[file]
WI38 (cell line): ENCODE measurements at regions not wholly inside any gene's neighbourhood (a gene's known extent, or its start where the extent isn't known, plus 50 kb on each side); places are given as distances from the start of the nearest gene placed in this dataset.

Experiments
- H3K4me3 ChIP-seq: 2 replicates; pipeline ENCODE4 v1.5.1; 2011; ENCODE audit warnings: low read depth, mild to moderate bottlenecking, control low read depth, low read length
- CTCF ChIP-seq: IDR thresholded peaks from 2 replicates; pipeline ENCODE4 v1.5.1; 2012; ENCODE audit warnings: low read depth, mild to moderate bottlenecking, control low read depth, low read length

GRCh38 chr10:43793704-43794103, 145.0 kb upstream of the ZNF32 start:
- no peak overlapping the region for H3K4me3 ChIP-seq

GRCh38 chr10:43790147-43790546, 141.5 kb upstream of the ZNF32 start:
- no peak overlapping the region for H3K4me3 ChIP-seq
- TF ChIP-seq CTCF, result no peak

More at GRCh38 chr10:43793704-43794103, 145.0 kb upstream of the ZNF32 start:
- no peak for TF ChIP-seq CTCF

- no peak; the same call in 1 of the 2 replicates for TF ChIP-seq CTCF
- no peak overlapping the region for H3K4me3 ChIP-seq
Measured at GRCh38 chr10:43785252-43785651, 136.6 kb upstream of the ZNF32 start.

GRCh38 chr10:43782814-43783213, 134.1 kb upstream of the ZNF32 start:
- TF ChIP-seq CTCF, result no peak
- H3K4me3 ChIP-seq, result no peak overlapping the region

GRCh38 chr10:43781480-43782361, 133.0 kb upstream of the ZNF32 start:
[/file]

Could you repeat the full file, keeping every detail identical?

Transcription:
WI38 (cell line): ENCODE measurements at regions not wholly inside any gene's neighbourhood (a gene's known extent, or its start where the extent isn't known, plus 50 kb on each side); places are given as distances from the start of the nearest gene placed in this dataset.

Experiments
- H3K4me3 ChIP-seq: 2 replicates; pipeline ENCODE4 v1.5.1; 2011; ENCODE audit warnings: low read depth, mild to moderate bottlenecking, control low read depth, low read length
- CTCF ChIP-seq: IDR thresholded peaks from 2 replicates; pipeline ENCODE4 v1.5.1; 2012; ENCODE audit warnings: low read depth, mild to moderate bottlenecking, control low read depth, low read length

GRCh38 chr10:43793704-43794103, 145.0 kb upstream of the ZNF32 start:
- no peak overlapping the region for H3K4me3 ChIP-seq

GRCh38 chr10:43790147-43790546, 141.5 kb upstream of the ZNF32 start:
- no peak overlapping the region for H3K4me3 ChIP-seq
- TF ChIP-seq CTCF, result no peak

More at GRCh38 chr10:43793704-43794103, 145.0 kb upstream of the ZNF32 start:
- no peak for TF ChIP-seq CTCF

- no peak; the same call in 1 of the 2 replicates for TF ChIP-seq CTCF
- no peak overlapping the region for H3K4me3 ChIP-seq
Measured at GRCh38 chr10:43785252-43785651, 136.6 kb upstream of the ZNF32 start.

GRCh38 chr10:43782814-43783213, 134.1 kb upstream of the ZNF32 start:
- TF ChIP-seq CTCF, result no peak
- H3K4me3 ChIP-seq, result no peak overlapping the region

GRCh38 chr10:43781480-43782361, 133.0 kb upstream of the ZNF32 start: